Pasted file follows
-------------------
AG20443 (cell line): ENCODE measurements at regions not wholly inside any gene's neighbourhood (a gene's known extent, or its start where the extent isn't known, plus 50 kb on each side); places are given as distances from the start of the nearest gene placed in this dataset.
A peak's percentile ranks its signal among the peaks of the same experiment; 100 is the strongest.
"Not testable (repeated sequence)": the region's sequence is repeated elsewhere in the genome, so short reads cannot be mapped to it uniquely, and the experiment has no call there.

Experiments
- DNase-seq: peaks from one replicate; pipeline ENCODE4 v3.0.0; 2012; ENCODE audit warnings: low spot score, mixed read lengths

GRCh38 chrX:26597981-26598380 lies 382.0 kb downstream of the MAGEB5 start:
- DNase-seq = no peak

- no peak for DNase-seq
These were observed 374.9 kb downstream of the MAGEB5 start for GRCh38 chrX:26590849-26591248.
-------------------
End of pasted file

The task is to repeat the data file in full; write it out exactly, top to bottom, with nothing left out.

AG20443 (cell line): ENCODE measurements at regions not wholly inside any gene's neighbourhood (a gene's known extent, or its start where the extent isn't known, plus 50 kb on each side); places are given as distances from the start of the nearest gene placed in this dataset.
A peak's percentile ranks its signal among the peaks of the same experiment; 100 is the strongest.
"Not testable (repeated sequence)": the region's sequence is repeated elsewhere in the genome, so short reads cannot be mapped to it uniquely, and the experiment has no call there.

Experiments
- DNase-seq: peaks from one replicate; pipeline ENCODE4 v3.0.0; 2012; ENCODE audit warnings: low spot score, mixed read lengths

GRCh38 chrX:26597981-26598380 lies 382.0 kb downstream of the MAGEB5 start:
- DNase-seq = no peak

- no peak for DNase-seq
These were observed 374.9 kb downstream of the MAGEB5 start for GRCh38 chrX:26590849-26591248.